I've done some private research into Null Objects under C++. The general idea, if I'm not mistaken, is to have an immutable singleton that will not disrupt the flow of code if used like a real object, yet can be tested for identity.
In essence, all the worries of using a null pointer as a valid reference become irrelevant, but you still keep the usefulness of testing a reference for null.
D lacks native support for something like this, but well-written code can emulate the feature just as well.
What you loose, is a single, system-wide value that can be used for null: every type now has it's own version. This isn't necessarily a drawback, but without proper language support it can be a bit bothersome to track. For example, polymorphism makes it difficult to compare a casted type to a null value.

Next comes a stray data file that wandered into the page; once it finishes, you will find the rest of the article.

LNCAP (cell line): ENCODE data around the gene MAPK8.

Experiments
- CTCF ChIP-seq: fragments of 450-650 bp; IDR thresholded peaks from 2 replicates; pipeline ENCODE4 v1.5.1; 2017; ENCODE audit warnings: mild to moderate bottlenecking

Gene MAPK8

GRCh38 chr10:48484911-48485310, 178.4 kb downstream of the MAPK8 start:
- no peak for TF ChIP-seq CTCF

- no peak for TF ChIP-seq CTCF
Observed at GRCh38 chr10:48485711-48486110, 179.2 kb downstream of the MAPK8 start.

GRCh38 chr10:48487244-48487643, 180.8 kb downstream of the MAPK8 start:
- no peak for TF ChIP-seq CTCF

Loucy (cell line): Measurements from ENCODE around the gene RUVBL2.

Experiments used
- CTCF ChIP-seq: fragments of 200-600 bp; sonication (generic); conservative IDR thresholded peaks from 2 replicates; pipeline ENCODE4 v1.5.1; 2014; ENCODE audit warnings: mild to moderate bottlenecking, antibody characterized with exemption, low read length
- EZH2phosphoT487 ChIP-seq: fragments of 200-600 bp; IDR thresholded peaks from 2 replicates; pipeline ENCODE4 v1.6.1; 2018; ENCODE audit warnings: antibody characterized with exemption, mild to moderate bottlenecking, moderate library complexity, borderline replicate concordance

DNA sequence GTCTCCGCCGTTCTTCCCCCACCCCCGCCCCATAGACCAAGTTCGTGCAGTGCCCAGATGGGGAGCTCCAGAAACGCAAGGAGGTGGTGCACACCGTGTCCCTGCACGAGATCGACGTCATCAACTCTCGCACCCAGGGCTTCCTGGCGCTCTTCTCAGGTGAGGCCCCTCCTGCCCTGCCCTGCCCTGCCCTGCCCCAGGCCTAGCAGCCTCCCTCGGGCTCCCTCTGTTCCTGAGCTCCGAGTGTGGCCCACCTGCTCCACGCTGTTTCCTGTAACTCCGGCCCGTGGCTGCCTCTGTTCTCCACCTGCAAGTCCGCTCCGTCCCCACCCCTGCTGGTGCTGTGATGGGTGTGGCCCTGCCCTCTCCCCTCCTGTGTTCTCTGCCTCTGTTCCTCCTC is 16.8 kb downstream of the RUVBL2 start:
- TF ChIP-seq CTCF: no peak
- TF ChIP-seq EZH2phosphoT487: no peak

.. there are ways around this, but they widen the difference between 'null' and the Null identity.
Also, D's template system simply isn't powerful enough to create the needed boilerplate code for an arbitrary interface, so a code generator is the only way to avoid coding 'null objects' by hand.
Overall, it is a useful technique that can save lots of CPU time in cases where comparsions against null are made frequently. Typically, this is in a map where keys-value pairs are frequently modified to key-null pairs, and vice-versa.
D could use such a feature, but without it being directly built-in and enshrined in the language itself, I'm at a loss as how to hook it in. Making the .init property writable for user types might be a good half-step towoard accomplishing this. Adding a writable .null property to user types would also be a huge plus.
... which would improve things a little, but it still burdens the developer with issues regarding multiple 'null'
identities in a class hierarchy.